The balls of the best male writers and critics weigh a minimum of 50 pounds. Those of Ishmael Reed — novelist, critic, educator, poet, essayist, playwright and musician — militate around 65.
Henry Louis Gates Jr. once snorted that Reed “cavorts like a black bull in the china shop of Western culture.” Reed, in turn, called Gates out for labeling him a misogynist then coming to the defense of “First Sexist” Bill Clinton when he was accused of pasting a streak of First Semen onto the dress of First Intern Monica Lewinsky.
Reed will discuss his career and read words of wisdom at Wayne State University on Wednesday, March 6 (7 p.m. in the Bethany Auditorium in the David Adamany Undergraduate Library, 5155 Gullen Mall, free). But to absorb him, you’d better be one dry sponge. Reed has, in the words of A Tribe Called Quest’s Phife Dawg, “styles upon styles upon styles.” He’s made them all work.
Reed, 63, is easily one of the most versatile writers in U.S. history. He may also be one of America’s freest thinkers. This should be stated up front, because his unabashed criticism of people who register large and small on the American cultural radar has kept his literary star from shining as brightly as luminaries such as Ralph Ellison.
“They weren’t able to silence me because I was able to get a worldwide audience,” says Reed, referring to the array of black leaders, feminists and writers whose philosophies he’s frankly deconstructed. Take Ellison, the author of Invisible Man. Not that it was a bad book. But Reed once asked Ellison “whether he’d written a great book, as the critics had said, or whether it was praised because Freudianism was the vogue.” Ellison walked away. Later, he caught Reed at a reception for The Last Days of Louisiana Red, Reed’s fourth novel, winner of the National Institute of Arts’ Rosenthal Award for the best noncommercial novel of 1975. Inebriated, Ellison called Reed from across the room, accusing him of being a con artist and a gangster.
Reed’s commentaries are not offered to make friends. Nor is his writing meant to go down easy. He is a living challenge, the rare writer who remains open to the education that is the world, consistently seeking and applying new lessons.
Despite his critiques, however, he is open enough to take some cues from complaints about his work — at least when he agrees with the rebuttal.
“There’s a critic named Peter Nazareth who corrected my use of African language,” says Reed. “So I went out and studied the language. I’ve been studying it for 10 years, Yoruba, which is a West African language. And I went to Nigeria and wrote some of my poems in Yoruba.”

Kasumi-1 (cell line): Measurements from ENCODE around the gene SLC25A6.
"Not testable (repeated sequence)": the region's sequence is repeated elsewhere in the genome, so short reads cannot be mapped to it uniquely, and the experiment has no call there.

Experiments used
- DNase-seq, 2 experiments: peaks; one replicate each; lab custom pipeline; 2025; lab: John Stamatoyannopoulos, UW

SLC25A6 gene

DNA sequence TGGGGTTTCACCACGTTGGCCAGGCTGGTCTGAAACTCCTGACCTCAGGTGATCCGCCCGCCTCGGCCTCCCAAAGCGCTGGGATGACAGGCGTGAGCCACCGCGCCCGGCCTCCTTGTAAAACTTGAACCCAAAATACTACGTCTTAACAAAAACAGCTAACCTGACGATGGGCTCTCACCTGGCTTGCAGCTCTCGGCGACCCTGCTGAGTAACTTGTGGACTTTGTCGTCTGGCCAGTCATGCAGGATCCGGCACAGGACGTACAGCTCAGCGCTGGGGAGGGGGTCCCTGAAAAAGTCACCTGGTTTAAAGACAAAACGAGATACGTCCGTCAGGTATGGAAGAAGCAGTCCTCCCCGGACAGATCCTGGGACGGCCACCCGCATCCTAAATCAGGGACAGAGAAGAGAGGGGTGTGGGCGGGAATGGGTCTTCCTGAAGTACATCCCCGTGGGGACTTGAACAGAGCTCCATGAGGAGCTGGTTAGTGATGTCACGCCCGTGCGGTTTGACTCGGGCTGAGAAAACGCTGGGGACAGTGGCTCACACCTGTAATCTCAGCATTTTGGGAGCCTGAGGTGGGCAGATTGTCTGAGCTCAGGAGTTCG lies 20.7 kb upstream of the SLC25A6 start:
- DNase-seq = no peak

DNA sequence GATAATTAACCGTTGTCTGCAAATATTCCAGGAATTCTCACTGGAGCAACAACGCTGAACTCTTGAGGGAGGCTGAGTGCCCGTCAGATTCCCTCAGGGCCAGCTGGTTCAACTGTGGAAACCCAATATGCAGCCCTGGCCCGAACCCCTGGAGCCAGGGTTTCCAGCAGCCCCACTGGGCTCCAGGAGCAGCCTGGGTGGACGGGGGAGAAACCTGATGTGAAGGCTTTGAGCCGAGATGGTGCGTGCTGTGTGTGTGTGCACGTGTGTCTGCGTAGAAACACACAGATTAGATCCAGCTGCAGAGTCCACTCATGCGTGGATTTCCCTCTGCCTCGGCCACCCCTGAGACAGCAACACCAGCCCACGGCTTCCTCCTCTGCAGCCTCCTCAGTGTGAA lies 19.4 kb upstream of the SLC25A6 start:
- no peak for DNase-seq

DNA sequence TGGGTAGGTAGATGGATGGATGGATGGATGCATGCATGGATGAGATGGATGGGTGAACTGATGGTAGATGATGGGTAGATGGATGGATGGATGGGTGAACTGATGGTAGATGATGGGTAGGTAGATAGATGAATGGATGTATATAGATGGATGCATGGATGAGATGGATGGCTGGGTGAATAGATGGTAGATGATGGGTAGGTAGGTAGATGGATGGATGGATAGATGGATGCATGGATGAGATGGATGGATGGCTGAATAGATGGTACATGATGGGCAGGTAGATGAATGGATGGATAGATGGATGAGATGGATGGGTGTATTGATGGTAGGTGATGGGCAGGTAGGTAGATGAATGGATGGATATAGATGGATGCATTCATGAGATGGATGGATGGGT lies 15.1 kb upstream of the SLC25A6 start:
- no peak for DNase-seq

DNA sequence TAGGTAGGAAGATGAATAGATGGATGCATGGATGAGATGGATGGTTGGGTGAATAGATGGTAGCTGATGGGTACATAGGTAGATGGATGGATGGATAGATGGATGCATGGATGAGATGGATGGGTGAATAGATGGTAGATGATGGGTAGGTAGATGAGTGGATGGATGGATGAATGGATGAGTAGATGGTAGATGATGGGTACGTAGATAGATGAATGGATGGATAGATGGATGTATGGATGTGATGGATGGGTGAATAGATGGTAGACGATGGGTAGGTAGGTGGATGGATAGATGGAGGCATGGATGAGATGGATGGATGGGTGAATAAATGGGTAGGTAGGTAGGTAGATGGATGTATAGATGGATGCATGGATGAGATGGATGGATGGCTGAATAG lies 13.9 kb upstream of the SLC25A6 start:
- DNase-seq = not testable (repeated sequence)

It obviously was insufficient to say, “Y’know, Pete, you’re right,” and let it go. Reed is to the written word what Miles Davis was to modern jazz. He fuses his experiences, so that even fiction like Mumbo Jumbo becomes part entertainment, part cultural experience. The result so far is nine novels, five poetry volumes, four essay collections, six plays and one libretto.
“I did the same thing as jazz musicians,” he says. “For instance, from jazz musicians you hear pieces of other tunes. I deconstructed the western in Yellow Back Radio Broke Down.” He rebuilt it too, much the way Alice Randall deconstructed Gone With the Wind and reconstructed it as the controversial The Wind Done Gone.
Reed’s work as an editor and publisher is also extensive. For instance, he published Terry McMillan’s first novel. McMillan was a student of Reed’s at the University of California-Berkeley, as was Mona Simpson, author of Anywhere But Here.
In one breath, he’s explaining the destruction and rebuilding process of Yellow Back Radio Broke Down. In the next, he’s discussing Conjure One, the album he recorded in 1983 with musicians including David Murray. In a third, he mentions a play he wrote using original songs. “I do write rhymes,” he says. “I’ve written songs. I did a musical in New York called Mother Hubbard. And Mary Wilson of the Supremes liked it so much she took a role and sang some of my songs.”
Reed sees no end to his career. It makes no sense to do so. He’s built it from California to New York, through radical journalism and freedom of expression. Maya Angelou once said that to say “I know” means one has stopped learning. Those words must be taboo to Reed, because for almost 35 years his education has continued.
Hot & Bothered was written by Khary Kimani Turner and W. Kim Heron. Send comments to firstname.lastname@example.org